The NYT writes about computerized journalism:
The company’s (Narrative Science) software takes data, like that from sports statistics, company financial reports and housing starts and sales, and turns it into articles. * * *
The Big Ten Network, a joint venture of the Big Ten Conference and Fox Networks, began using the technology in the spring of 2010 for short recaps of baseball and softball games. * * *
The Narrative Science software can make inferences based on the historical data it collects and the sequence and outcomes of past games. To generate story “angles,” explains Mr. Hammond of Narrative Science, the software learns concepts for articles like “individual effort,” “team effort,” “come from behind,” “back and forth,” “season high,” “player’s streak” and “rankings for team.” Then the software decides what element is most important for that game, and it becomes the lead of the article, he said. The data also determines vocabulary selection. A lopsided score may well be termed a “rout” rather than a “win.” * * *
The article says the company plans to move “further up the ladder of quality” and “open new horizons for computer journalism.” Hammond, a co-director of the Northwestern lab that produced the software, predicts somebody will win a Pulitzer within five years for writing the code for a news story.
The NYT’s reporter asks (fearfully?) whether ”robot journalists’ [will] replace flesh-and-blood journalists in newsrooms?” Clearly my close study of Gretchen Morgenson has equipped me to write the code for her weekly screed.
Which of course leads me to law. Yesterday I wrote about computers predicting future court decisions. I concluded, however, that lawyers will still have to create the law that is being predicted “by making arguments and human judgments.”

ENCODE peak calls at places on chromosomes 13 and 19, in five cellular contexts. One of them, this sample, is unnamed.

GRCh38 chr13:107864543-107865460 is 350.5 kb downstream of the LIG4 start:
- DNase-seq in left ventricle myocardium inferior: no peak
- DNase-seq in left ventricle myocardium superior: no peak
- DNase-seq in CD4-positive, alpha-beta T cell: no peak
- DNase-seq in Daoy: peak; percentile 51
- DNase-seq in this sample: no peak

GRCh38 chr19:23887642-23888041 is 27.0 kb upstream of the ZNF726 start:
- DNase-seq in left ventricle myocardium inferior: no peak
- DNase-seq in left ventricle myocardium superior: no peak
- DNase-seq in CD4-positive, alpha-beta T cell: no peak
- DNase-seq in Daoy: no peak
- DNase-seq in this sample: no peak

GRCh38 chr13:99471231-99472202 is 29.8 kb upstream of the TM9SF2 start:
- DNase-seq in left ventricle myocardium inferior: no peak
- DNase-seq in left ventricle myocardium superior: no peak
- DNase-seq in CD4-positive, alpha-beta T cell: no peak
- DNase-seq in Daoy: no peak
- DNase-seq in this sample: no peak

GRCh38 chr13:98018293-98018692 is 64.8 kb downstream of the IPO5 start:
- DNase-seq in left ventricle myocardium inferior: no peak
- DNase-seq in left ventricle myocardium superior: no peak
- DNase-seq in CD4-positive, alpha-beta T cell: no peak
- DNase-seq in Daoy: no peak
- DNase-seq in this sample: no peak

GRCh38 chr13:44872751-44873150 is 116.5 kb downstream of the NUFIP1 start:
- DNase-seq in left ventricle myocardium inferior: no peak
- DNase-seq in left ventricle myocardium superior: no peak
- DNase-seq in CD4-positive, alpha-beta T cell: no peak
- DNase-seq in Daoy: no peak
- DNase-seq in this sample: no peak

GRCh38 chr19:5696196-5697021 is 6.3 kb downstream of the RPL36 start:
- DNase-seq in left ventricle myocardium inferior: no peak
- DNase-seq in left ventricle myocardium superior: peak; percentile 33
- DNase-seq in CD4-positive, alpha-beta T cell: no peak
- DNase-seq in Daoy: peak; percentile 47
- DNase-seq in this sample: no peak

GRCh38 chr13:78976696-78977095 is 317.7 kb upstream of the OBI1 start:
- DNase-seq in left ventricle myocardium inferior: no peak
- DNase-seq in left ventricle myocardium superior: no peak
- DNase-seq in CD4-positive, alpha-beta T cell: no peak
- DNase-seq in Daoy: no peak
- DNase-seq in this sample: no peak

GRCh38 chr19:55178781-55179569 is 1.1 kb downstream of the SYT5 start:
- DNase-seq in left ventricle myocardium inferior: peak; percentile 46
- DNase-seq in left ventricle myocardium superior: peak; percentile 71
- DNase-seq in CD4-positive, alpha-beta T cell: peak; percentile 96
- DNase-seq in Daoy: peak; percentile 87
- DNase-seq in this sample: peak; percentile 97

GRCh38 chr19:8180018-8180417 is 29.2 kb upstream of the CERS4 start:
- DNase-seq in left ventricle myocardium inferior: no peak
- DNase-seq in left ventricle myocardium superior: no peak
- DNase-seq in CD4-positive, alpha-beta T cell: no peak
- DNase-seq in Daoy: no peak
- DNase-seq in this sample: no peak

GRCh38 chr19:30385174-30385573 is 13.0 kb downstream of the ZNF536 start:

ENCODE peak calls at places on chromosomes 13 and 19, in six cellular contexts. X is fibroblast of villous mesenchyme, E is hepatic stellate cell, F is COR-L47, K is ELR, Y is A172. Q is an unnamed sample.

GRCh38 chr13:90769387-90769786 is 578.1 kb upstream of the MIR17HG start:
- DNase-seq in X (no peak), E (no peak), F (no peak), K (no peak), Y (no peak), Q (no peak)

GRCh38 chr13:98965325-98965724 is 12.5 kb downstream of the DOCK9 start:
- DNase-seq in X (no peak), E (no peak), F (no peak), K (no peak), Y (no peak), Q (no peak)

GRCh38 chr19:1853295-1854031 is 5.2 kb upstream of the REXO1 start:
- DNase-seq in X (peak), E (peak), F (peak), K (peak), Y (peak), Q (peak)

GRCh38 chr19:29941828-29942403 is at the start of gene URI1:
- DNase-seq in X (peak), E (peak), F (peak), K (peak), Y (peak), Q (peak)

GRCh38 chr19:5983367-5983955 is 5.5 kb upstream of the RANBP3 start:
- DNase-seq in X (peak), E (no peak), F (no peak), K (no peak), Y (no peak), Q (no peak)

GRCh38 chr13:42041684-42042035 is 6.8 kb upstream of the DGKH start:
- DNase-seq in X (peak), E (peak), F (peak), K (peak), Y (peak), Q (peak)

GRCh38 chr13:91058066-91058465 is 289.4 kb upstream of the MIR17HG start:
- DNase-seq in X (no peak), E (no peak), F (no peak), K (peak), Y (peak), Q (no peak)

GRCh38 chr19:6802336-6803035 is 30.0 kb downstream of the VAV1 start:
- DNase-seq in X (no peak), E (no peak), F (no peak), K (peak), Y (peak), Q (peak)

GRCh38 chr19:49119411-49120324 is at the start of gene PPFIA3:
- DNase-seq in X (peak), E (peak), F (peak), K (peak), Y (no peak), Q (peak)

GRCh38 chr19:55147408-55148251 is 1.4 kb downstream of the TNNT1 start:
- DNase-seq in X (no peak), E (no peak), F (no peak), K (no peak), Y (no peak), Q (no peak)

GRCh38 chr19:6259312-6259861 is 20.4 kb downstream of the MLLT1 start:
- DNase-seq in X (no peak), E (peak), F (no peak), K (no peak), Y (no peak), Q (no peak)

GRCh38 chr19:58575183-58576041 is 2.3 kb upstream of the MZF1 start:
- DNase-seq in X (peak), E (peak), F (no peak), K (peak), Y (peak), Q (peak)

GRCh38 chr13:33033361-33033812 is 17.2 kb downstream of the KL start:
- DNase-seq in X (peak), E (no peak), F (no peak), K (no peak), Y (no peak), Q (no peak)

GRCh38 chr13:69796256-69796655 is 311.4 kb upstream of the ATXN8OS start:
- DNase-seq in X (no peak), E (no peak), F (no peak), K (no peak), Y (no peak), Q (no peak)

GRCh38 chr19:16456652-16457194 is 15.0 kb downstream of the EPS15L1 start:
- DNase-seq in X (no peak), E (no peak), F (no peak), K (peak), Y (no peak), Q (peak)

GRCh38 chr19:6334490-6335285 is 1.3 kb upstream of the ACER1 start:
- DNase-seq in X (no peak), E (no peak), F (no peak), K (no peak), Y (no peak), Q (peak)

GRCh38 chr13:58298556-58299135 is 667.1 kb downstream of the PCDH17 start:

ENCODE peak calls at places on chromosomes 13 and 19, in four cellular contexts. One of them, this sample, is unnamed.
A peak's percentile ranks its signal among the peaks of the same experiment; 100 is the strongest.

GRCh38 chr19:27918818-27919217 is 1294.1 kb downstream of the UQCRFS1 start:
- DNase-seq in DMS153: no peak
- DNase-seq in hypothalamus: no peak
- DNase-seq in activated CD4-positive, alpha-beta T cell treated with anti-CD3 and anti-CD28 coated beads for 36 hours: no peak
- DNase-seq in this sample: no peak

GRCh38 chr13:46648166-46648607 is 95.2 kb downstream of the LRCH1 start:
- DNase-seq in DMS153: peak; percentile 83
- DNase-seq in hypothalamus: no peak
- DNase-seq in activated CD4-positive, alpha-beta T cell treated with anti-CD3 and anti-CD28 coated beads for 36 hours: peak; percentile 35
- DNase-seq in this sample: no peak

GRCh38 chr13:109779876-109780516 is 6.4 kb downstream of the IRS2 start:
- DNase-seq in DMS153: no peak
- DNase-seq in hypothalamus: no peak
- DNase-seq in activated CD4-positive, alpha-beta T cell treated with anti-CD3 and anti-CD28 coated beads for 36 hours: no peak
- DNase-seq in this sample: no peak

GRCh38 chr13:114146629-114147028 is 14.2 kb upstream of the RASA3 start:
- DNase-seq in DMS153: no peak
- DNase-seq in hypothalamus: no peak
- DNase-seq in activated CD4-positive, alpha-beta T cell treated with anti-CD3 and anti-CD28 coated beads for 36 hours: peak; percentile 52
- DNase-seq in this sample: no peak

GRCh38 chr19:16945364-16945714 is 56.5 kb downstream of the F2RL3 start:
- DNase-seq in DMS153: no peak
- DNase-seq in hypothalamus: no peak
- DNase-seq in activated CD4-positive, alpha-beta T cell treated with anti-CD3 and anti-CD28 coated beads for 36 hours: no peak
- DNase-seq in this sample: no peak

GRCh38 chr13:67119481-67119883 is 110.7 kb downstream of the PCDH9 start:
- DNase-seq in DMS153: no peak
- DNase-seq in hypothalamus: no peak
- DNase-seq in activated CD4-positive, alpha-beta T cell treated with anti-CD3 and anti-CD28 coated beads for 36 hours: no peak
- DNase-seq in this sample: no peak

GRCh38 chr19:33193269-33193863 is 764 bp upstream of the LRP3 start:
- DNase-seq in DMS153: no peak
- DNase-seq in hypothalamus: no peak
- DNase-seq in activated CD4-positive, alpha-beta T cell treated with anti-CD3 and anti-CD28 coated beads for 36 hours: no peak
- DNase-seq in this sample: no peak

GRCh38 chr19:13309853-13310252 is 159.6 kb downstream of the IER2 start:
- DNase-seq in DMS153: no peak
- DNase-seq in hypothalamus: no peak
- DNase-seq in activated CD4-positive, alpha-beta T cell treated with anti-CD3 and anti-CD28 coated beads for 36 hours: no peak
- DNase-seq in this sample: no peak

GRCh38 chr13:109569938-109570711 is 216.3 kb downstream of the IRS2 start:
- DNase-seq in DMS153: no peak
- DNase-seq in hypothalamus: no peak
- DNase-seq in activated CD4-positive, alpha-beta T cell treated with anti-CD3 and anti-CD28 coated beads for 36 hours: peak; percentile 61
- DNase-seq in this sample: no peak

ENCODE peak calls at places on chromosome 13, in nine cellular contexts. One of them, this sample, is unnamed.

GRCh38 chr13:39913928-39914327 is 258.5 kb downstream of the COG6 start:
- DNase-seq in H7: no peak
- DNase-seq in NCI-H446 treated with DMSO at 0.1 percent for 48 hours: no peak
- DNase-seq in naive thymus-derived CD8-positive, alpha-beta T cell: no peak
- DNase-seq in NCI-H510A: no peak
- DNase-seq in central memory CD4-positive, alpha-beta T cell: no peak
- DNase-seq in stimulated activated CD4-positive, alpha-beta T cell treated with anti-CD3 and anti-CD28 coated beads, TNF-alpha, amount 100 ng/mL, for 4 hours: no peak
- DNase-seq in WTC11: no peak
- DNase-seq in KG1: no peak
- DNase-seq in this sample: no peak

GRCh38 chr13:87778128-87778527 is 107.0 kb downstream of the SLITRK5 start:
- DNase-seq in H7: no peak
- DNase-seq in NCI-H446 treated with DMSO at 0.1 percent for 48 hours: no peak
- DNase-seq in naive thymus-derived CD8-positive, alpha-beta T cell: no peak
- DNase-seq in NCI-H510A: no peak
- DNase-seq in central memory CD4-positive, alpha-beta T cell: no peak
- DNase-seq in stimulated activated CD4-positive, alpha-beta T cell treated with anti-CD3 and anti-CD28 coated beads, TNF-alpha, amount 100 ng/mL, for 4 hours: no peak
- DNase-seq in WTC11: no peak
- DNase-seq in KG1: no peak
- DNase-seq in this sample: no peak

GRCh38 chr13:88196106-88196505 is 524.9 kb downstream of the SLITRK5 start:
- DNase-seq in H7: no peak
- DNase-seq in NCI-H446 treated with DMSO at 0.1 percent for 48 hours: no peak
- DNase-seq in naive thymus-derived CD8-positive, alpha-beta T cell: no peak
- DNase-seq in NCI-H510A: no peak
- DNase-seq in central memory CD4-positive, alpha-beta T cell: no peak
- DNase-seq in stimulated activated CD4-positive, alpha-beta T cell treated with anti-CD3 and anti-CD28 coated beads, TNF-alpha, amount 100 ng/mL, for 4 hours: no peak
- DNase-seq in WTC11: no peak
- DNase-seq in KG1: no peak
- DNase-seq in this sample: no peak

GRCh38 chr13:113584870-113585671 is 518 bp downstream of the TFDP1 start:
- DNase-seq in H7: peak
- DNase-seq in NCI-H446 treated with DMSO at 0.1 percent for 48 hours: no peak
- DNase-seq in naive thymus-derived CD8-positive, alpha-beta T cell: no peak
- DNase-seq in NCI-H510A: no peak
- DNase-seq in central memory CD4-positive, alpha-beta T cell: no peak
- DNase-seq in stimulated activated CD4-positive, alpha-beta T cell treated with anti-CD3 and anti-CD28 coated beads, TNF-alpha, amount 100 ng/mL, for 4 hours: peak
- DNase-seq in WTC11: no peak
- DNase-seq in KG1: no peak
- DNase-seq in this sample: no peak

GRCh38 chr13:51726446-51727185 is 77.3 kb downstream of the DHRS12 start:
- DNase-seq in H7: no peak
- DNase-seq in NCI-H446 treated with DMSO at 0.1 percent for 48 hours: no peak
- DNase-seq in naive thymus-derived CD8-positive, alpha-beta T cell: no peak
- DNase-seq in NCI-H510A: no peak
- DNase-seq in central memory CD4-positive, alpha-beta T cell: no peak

But if computers can write journalism, why shouldn’t they be able to write briefs? Both types of writing have the sort of predictability that enables production by even primitive artificial intelligence. You could even say this type of predictability is what makes for a “profession” that can be taught and learned in schools and through apprenticeship. (Which suggests that computers won’t replace bloggers.)
So now defending lawyers from computers requires retreating further uphill to someplace computers can’t climb. Computers can write briefs, but they can’t decide what issues need to be briefed or legal strategy.
Even so, as I concluded yesterday, “future lawyers will have to learn to work alongside computers.” I speculate in my article, Practicing Theory, on the implications of this new world for legal education. It certainly won’t involve training for the sort of “real life law practice” that present-day lawyers think is so important but that computers will soon render obsolete.
The NYT story noted that Narrative Science resulted from a collaboration between the journalism and computer science schools at Northwestern. It would be nice if law schools explored similar collaborations. Unfortunately, as I discuss in my article, they are saddled by regulation that doesn’t inhibit experimentation in other professions.
So while we may yet see productive partnerships between journalists and computer scientists, I wonder whether lawyers, stubbornly resisting the future, will simply find themselves on the cutting room floor (to borrow from another industry’s old technology).